Erica and Lyme Disease
I was diagnosed with Chronic Lyme Disease at age sixteen. Prior to diagnosis, I was a professional singer and composer. I saw my physician because my voice was hoarse for months, and I had to cancel my audition for Les Miserables, and suspend recording my album. No doctor could find a reason for my persistent laryngitis. They said it was not Lyme because my test was supposedly negative. My mother, a doctor, suspected Lyme, but she was called a “crazy overbearing stage mom.” I was sent for a psychiatric evaluation, because doctors said I was imagining my voice loss, and causing myself to be hoarse because I had “success inhibition.” I was evaluated by mental health professionals and judged completely sane. An ENT gave me steroids to reduce swelling in my vocal chords. Steroids bring out Lyme symptoms.
I was completely bed bound. I could not walk. My days consisted of my mother waking me up to turn me over in bed so I could sip a straw and swallow a pain killer. I couldn’t move and swallowing was difficult. Once the pain killer kicked in, she would help me to the bathroom, then back to bed so I could sip on something with nutrition and go back to sleep. I lost 20 pounds within a few weeks, couldn’t swallow, couldn’t move, and didn’t know who I was. There was no explanation for this. Finally we went to a Lyme specialist who put me on IV Rocephin. It was still a long time before I could walk again, but I was on the road to recovery.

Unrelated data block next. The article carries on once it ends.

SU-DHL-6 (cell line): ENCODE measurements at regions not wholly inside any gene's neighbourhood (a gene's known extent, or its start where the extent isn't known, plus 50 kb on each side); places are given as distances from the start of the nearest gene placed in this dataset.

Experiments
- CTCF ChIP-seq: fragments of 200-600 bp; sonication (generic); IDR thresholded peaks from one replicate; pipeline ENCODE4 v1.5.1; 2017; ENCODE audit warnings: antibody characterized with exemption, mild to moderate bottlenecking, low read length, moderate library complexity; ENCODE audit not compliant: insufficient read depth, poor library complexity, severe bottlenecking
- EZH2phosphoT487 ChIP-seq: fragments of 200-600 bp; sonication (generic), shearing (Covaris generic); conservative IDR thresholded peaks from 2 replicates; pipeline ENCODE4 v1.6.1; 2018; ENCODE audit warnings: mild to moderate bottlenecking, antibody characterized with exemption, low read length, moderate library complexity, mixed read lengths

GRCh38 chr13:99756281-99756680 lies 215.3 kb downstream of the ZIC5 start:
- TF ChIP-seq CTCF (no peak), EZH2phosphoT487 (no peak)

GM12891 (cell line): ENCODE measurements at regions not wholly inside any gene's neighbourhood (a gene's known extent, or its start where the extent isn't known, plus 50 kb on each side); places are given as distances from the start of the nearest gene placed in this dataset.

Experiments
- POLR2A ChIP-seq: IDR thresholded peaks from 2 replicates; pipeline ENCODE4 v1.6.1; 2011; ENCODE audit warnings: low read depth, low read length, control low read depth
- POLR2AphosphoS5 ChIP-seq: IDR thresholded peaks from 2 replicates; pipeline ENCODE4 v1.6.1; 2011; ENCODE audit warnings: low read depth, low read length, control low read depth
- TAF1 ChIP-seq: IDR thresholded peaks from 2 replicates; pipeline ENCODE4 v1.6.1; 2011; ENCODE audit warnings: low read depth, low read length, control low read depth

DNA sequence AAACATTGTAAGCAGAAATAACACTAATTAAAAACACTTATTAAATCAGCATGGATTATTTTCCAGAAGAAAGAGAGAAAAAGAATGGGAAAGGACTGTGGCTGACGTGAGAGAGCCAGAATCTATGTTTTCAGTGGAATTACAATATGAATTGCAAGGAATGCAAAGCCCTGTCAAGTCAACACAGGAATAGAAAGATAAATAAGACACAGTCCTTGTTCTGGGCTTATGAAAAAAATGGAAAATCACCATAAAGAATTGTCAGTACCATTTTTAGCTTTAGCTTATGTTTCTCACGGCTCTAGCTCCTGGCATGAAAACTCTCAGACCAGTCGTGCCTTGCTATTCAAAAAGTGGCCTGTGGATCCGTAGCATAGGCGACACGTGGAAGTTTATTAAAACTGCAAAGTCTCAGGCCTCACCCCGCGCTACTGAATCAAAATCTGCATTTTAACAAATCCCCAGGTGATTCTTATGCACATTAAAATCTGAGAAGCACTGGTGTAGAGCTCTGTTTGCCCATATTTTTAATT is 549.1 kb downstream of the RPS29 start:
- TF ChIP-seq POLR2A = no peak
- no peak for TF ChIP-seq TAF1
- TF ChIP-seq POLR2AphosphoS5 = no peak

Due to excellent care by my Lyme doctor, I am now able to function, but I still speak in a whisper. I still suffer chronic fatigue, insomnia, arthritis, allergies, and memory loss, and I take various medications daily and endure painful intramuscular antibiotic shots weekly. However, my lifelong dream to release an original album has finally come true, and I sang lead through my whispery voice. My brother, Jon Brand, also a Chronic Lyme victim, plays drums on the album. For those with Chronic Lyme, I want to spread the message that it is still possible to make dreams come true.
I have changed my name to Erica Xenne because I am not the same person I was before. The prefix, Xen- , means ‘foreigner or stranger’ – that is how I felt, compared to my peers who could walk through their teens and twenties, and could count on themselves. The suffix -ne means “not” because, now that I have begun doing music again and changed my name, I am no longer a stranger to myself. Xenne is pronounced “Zen” because I have had to remain calm in many frightening, life threatening situations.
|Read more about Erica in this article from Ladies Home JournalAt that time she was still “Erica Brand” so that is the name in the article|